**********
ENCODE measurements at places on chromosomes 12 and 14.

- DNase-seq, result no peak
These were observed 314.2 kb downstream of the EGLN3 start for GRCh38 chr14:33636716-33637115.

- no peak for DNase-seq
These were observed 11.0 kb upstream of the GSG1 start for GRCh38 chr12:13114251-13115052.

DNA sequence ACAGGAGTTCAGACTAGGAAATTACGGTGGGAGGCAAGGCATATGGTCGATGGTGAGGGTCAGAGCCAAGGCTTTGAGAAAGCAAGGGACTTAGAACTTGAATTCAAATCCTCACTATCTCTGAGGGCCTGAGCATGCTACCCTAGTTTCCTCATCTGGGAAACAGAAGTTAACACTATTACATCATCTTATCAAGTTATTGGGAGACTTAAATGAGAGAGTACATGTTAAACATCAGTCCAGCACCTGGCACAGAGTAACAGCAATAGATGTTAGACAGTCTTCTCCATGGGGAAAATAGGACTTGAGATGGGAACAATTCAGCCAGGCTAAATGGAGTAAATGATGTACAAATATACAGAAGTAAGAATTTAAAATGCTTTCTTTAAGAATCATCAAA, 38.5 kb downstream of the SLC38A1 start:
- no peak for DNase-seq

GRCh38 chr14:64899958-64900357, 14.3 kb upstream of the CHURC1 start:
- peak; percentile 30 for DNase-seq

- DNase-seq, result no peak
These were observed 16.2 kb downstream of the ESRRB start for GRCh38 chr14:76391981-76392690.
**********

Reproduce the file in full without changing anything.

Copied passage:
ENCODE measurements at places on chromosomes 12 and 14.

- DNase-seq, result no peak
These were observed 314.2 kb downstream of the EGLN3 start for GRCh38 chr14:33636716-33637115.

- no peak for DNase-seq
These were observed 11.0 kb upstream of the GSG1 start for GRCh38 chr12:13114251-13115052.

DNA sequence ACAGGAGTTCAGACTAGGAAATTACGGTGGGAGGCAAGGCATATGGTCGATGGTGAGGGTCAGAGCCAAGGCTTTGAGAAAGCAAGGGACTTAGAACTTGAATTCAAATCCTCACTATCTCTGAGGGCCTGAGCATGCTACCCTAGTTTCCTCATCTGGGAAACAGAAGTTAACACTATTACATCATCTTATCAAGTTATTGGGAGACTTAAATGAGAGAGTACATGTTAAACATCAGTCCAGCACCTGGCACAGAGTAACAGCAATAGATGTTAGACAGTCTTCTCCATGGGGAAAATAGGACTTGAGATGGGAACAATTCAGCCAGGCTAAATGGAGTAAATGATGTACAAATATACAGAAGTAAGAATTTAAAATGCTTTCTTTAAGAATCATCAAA, 38.5 kb downstream of the SLC38A1 start:
- no peak for DNase-seq

GRCh38 chr14:64899958-64900357, 14.3 kb upstream of the CHURC1 start:
- peak; percentile 30 for DNase-seq

- DNase-seq, result no peak
These were observed 16.2 kb downstream of the ESRRB start for GRCh38 chr14:76391981-76392690.